A medical student has been jailed for 15 years after subjecting his ex-girlfriend, Dr Rym Alaoui to “life-changing” injuries by hurling an acid on her.
25-year-old Milad Rouf had disturbingly disguised himself as a large black woman before carrying out the chilling premeditated attack at 25-year-old Alaouí’s doorstep in Brighton.
The former couple had both studied medicine and struck up a brief relationship, which Dr Alaoui ended before moving to the East Sussex city where she began working as a junior doctor.
Rouf who didn’t the take the breakup easily, began planning his revenge attack over the next few weeks, compiling a “meticulous” list of the material and clothing he would need. He used padding and wore make up, sunglasses and a mask before knocking on his ex-girlfriend’s door at around 4.15pm.
Rouf handed the unsuspecting junior doctor a note which read: “Tell that piece of sh*t Max he’s next if he doesn’t pay VR by the end of six weeks.” He signed it: “BLM 3214.”
As Dr Alaoui bent her head down to read the note, Rouf hurled sulphuric acid in her face and ran off. Neighbours recalled hearing “really bad screams” as Dr Alaoui rushed to the bathroom and, with the help of her friends, attempted to wash the acid off.
Rouf then dumped his disguise in bins across the city before buying new clothes in Primark and fleeing to his home in Wales.
Prosecutor Flora Page told the court;
“Using padded clothing and make-up, he made himself appear to be a black woman of large build.
“By the time of the attack at 4.15pm, he was dressed all in black and he was wearing a face mask, sunglasses and a face visor.”
Tests later conducted on the bottle found the sulphuric acid was at least 60% strength. The substance was so concentrated it scorched the paintwork off her front door.
Pictures released by police show handwritten shopping lists for different costumes found at his flat. They include items such as “fat suit (bottom + top)”, “black morph suit” and “wig”.
CCTV images published after the sentencing show Rouf in various locations in Brighton, wearing completely different costumes.
After Rouf was arrested, he initially denied the offence, claiming he had attended a party the night before and then spent the day in London. The court also heard that Rouf had been suffering from depression after the death of his mother from cancer in March, but the judge dismissed his grief as an explanation for his actions.
Dr Alaoui has gone through five major operations since the attack. She is still unable to see in one eye and has been left with damage to her eyelid and the skin of her face, chest, neck and arm.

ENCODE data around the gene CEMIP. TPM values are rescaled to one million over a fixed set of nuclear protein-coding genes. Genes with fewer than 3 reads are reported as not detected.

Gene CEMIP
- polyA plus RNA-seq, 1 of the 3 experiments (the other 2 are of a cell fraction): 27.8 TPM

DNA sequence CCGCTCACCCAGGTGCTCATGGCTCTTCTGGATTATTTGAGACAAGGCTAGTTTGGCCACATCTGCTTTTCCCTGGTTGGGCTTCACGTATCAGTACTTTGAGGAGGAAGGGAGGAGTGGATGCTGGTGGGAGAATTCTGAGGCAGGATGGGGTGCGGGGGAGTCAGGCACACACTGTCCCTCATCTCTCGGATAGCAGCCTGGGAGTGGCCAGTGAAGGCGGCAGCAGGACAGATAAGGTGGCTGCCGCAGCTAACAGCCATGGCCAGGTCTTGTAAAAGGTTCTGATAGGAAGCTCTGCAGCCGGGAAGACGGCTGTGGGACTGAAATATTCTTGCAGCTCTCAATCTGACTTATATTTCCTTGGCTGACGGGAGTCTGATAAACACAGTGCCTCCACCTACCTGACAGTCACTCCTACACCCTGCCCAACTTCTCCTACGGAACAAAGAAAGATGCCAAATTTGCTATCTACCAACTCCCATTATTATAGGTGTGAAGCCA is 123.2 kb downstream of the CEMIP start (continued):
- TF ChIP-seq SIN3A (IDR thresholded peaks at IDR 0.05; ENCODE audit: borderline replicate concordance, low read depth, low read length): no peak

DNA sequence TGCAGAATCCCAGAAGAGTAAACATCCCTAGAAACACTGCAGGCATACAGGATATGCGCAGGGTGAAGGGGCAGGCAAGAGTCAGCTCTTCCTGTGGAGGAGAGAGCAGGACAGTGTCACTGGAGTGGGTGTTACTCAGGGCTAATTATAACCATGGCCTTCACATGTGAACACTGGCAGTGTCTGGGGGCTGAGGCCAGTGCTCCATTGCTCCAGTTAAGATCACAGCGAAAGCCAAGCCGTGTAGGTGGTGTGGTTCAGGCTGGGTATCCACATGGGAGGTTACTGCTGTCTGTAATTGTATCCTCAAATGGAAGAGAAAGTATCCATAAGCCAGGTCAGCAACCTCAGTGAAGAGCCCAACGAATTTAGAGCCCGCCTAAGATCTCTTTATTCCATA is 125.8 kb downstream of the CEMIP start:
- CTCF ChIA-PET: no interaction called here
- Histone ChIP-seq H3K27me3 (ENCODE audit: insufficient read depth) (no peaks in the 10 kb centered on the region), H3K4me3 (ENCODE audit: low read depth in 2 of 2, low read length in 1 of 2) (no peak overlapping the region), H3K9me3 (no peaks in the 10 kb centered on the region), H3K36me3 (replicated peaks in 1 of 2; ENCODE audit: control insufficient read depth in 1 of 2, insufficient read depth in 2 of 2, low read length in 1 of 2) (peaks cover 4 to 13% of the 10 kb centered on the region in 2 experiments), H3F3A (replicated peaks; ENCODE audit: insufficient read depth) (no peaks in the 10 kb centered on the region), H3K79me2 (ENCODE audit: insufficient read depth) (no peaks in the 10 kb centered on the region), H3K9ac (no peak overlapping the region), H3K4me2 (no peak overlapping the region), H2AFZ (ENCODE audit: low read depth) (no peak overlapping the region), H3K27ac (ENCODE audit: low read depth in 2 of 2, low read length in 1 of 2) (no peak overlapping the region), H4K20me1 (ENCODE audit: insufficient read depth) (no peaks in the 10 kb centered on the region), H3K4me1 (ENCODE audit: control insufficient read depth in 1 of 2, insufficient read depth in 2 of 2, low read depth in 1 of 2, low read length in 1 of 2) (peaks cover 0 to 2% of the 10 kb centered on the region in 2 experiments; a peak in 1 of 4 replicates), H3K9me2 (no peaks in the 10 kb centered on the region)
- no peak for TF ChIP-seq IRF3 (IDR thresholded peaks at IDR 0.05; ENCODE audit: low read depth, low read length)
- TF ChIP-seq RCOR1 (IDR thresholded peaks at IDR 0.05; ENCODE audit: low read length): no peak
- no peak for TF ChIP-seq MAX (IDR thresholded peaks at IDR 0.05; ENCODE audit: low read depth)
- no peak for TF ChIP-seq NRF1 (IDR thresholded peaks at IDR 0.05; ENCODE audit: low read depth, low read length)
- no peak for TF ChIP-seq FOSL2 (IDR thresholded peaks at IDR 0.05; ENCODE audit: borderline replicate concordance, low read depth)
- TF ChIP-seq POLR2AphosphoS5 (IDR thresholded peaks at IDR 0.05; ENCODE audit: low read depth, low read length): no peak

In her victim statement to the court, Dr Alaoui said she lives “in constant physical and psychological pain” and that she fears for her “future wellbeing and socio-economic hardship”.
Dr Alaoui said:
“Since the day I was subject to this horrific attack, my life has changed tremendously, whereby I live in constant physical and psychological pain, fear of my future wellbeing and socioeconomic hardship.
“I have been robbed of years of my career and young adult life. I cannot begin to imagine how or why someone could commit such a horrible, premeditated attack.”
Dr Alaoui was a popular F1 doctor at the Royal Sussex County Hospital, who had a sparkling educational career. She had studied at Cardiff University, with a particular interest in anaesthetics and neurology, and became a top-class student as well as the president of the Anaesthetics Society.
She had met Rouf and worked with him on website he created in 2016 to exchange research papers and medical news.
Sentencing Rouf, Judge Christine Laing QC said the trauma suffered by Dr Alaoui was “unimaginable”.
“You bought sulphuric acid, as a trainee doctor you would know far better than most people the devastating consequences that has when applied to the human body.”
Judge Laing said Rouf acted out of “simple jealousy and anger at being rejected”. She said in order to protect the public, Rouf would receive an extended sentence with 11 years in custody and four years on licence upon his release.
Commenting after the sentencing, Detective Superintendent Mike Ashcroft said;
“I’m pleased to see the severity of the offence reflected in the sentence handed out by the court today.
“I hope seeing justice served brings some peace and closure to the victim, who will have to live with the pain and trauma of Rouf’s crime for the rest of her life, and also to her family, who have supported her throughout this difficult time.”
Enjoyed this article? Stay informed by joining our newsletter!
WHICH SCHOOL NEWS ARE YOU SEARCHING FOR?